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Details You Can't Afford To Miss When Updating Your Estate Plan

Jul 26, 2022 10:00:00 AM

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When your life changes in a big way, your will must change with it. Marriage, divorce, new children or grandchildren, and significant financial changes are all reason to revisit your last will and testament.

This is a legal document that demands to be done right. Here are a few critical details to remember so that your heirs don’t run into big headaches!

Codicil or New Will?

There are two ways to amend your will: through the drafting of a new will or through a document called a codicil. Codicils have no standard format and serve as amendments to an existing will. While more convenient, codicils have fallen out of fashion in the digital age because drafting a new will isn’t nearly as time-consuming. Still, if you have a minor or straightforward change to make or a detail to elaborate on, a codicil may be easiest.

If you have multiple changes to make or several existing codicils, consolidate all those changes in a new will rather than risking confusion.

Should You Loop in a Financial Advisor?

You need more than a lawyer when it comes to updating a will, particularly if it involves the beneficiaries of any financial accounts or assets. Your financial advisor can help ensure that changes to your will are reflected on those accounts. Forgetting to make or change beneficiary designations on accounts outside of the scope of a trust puts your heirs in probate, which can be expensive and time-consuming.

Together, a lawyer and financial advisor are well-equipped to ensure any inheritance is transferred cleanly in a streamlined process that doesn’t cause stress or infighting.

Do You Have the Right Agents in Place?

The right person to act as the executor, trustee, or other agents of your will isn’t always who you’d expect. Too many people wind up trying to appease their family members rather than select the person who will do the best job.

You want someone close by who has a knack for organization and the capacity to deal with things. You’re much more likely to run into headaches if you try to appoint co-agents. Get one person that you trust who is capable and willing.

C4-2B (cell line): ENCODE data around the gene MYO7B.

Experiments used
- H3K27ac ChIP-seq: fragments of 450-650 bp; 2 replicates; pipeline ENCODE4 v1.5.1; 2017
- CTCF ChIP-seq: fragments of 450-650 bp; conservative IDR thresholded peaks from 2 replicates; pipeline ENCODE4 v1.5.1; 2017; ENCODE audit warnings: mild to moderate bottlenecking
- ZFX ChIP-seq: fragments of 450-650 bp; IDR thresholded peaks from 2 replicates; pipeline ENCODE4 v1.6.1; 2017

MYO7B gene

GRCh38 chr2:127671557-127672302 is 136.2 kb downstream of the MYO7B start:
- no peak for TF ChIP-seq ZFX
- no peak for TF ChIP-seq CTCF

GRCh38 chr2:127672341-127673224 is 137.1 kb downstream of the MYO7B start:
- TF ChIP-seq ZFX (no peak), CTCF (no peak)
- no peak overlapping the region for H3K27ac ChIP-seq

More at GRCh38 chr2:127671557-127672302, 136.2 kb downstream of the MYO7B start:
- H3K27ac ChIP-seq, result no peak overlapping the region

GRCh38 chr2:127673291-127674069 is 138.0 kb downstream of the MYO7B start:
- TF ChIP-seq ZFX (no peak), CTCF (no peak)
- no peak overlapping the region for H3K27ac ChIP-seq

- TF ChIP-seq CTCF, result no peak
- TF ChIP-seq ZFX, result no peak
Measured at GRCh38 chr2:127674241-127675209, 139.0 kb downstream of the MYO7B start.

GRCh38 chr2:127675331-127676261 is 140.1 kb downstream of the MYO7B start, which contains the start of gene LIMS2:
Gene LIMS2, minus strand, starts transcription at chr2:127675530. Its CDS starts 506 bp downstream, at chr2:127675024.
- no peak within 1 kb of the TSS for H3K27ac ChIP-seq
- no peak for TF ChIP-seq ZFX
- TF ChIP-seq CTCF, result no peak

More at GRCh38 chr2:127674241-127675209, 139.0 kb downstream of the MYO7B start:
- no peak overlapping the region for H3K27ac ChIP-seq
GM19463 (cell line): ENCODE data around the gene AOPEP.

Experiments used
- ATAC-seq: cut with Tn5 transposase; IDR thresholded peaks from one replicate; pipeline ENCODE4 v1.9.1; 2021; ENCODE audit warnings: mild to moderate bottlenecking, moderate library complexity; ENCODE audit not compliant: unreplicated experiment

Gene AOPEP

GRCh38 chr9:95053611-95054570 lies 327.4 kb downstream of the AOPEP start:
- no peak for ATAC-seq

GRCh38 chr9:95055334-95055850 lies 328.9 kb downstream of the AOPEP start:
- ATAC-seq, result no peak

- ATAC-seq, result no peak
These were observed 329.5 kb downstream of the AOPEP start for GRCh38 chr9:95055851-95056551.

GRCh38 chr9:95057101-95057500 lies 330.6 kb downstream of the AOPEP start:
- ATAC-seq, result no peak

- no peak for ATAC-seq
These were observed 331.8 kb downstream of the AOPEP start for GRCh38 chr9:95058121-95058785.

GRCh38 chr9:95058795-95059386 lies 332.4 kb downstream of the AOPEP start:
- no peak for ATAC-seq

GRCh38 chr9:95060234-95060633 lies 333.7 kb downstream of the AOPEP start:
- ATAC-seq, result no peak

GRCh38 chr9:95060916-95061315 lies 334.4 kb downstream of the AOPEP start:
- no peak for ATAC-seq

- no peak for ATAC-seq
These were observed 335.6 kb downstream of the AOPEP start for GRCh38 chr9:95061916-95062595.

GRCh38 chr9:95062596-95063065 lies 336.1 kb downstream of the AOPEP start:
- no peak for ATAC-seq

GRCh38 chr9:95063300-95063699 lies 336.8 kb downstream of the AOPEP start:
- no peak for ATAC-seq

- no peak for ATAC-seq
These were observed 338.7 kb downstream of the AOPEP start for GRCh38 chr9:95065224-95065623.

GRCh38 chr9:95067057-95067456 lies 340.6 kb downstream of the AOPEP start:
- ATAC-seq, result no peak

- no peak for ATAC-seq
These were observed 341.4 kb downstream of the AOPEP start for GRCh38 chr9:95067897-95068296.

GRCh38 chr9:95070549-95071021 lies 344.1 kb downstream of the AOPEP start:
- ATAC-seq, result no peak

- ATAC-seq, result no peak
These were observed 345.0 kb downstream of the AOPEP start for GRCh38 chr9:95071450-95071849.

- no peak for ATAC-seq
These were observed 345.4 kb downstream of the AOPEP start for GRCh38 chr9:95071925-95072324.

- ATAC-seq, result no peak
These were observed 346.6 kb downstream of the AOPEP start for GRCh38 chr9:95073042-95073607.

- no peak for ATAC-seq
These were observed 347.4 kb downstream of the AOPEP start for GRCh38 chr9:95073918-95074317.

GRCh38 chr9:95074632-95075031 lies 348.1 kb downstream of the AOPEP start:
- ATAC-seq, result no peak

Are There Ancillary Documents to Consider? 

Just as you’ve got to be sure your beneficiaries line up between your will and financial accounts, there are other pertinent ancillary documents to update. Neglecting these matters complicates things more than you’d think! Even if you’re not changing the who on these documents – such as power of attorney – contact information and templates can change. As you make changes to your will, keep a running list of other documents to revise alongside it.

Any Outdated Assets?

Your financial circumstances may change in unexpected ways over the years. Those changes may be welcome or not, but regardless, your assets are bound to change. For example, if you plan to leave property to an heir when you die but that property is sold, your heir gets no compensation for that “missing” asset unless you make a revision.

As you acquire, sell, and trade assets, you want to be sure that they’re all accounted for and that your family isn’t left inheriting things that you no longer have ownership over.

What's the Big Picture?

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Revising your will, whether by codicil or a new will entirely, isn’t cheap. Lawyers may charge hundreds of dollars for each update. While you don’t want to put off changing your will when needed, it’s also wise to consider your full estate plan and not just the one aspect you must change. You might face a domino effect in changing one thing, so sit down and ensure that you’re not causing a contradiction or gap because of your revision. It will be something you’ll just have to fix – and pay for – later.

Bonus: Have You Revoked the Previous Will?

When establishing a new will, the old will must be revoked. In your new draft, you must include a written statement that revokes the previous will and any attached codicils. Have all previous wills destroyed so there’s never a question as to which is the current and valid will. Follow your state’s procedures for executing and validating your current will.

 

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